Almost 800 people learned the latest information about Pluto and the New Horizon mission during PlutoPalooza hosted by the museum Sept. 21 & 22. The scientists and engineers from NASA have left, but the informational handouts, hands-on activities, and videos they brought will be used once more for the $5 First Friday event October 5, 5:30 – 9 p.m.
The whole museum is open late on the first Friday evening of each month. Starting at 5:30 p.m., admission to the museum’s permanent exhibits is $5 per person, a $3 savings off the usual adult price.
NASA Solar System ambassador John Brandt will have a table display where he can answer questions about the dwarf planet and its comparatively large moon Charon. There will also be several fun and educational hands-on activities and videos to enjoy. More information about the New Horizons probe can be found here: https://www.nasa.gov/mission_pages/newhorizons/main/index.html
“In 2015, we found out that Pluto is just as fascinating as other planets and moons in the solar system” said NMMNHS space science director Jim Greenhouse. “On Jan. 1, 2019, New Horizons will fly by Ultima Thule. We are looking forward to our first close-up look at a typical Kuiper Belt object to see what other surprises may be waiting in the outer solar system.”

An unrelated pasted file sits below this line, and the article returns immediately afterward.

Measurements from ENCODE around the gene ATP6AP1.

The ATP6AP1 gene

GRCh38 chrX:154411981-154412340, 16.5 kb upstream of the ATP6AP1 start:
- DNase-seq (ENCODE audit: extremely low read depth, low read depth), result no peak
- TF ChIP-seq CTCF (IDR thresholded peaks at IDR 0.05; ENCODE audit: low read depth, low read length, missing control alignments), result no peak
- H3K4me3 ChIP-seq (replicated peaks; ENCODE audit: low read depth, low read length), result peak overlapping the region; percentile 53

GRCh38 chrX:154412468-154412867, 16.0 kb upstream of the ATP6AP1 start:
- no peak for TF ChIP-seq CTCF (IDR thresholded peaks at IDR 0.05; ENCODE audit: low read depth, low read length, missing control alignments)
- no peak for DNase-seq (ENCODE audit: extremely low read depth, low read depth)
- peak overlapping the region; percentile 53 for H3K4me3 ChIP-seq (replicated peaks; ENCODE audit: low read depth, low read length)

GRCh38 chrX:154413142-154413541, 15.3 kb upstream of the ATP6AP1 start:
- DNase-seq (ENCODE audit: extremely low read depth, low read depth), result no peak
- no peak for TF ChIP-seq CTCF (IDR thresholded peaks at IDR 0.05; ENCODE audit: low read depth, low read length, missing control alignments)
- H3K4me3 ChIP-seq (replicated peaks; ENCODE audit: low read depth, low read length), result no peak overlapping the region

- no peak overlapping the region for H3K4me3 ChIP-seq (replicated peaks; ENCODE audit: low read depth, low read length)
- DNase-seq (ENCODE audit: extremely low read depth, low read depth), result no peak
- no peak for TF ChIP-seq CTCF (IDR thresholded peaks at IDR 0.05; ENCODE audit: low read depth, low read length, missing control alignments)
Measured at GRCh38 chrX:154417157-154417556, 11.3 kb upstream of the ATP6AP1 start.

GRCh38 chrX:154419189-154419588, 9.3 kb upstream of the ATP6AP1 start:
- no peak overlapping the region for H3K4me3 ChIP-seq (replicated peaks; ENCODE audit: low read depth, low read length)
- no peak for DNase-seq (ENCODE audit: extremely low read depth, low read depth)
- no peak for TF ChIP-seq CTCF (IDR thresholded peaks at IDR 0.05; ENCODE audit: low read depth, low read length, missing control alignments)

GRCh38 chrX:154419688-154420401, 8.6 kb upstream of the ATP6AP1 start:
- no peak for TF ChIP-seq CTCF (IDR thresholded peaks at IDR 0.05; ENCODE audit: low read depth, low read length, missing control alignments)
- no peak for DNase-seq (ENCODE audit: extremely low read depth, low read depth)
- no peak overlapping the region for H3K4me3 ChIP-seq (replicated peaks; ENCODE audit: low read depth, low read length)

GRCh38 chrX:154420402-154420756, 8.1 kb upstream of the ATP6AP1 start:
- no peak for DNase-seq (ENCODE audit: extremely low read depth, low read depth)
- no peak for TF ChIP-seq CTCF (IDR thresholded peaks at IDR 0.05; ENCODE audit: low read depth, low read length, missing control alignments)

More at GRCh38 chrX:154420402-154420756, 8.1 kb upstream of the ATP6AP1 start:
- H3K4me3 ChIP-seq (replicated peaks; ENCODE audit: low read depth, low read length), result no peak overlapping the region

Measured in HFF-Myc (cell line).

The DynaTheater will be showing Humpback Whales. Set in the spectacular waters of Alaska and Hawaii and the remote islands of Tonga, this ocean adventure offers audiences an up-close look at how whales communicate, sing, feed, play, and take care of their young. During First Friday, admission to this program is $5 per person. The show begins at 6:30 p.m. and lasts one hour. The DynaTheater concession stand will be open before the showing and close when the video begins.
The planetarium will present Fractal Friday at the usual times of 6, 7, 8 and 9 p.m. with the normal admission of: Adults $10, Seniors $7 & Children (3-12) $5. Shows typically sell out in advance, so get your tickets early on the Fractal Foundation’s website: fractalfoundation.org
The observatory’s telescope will study the planets currently visible in the night sky from 8 – 9 p.m., weather permitting. The Hope Café will be open continuously from 9 a.m. – 6 p.m. that day, so you can enjoy dinner while waiting for the museum to reopen (only the café entrance will be open from 5 – 5:30).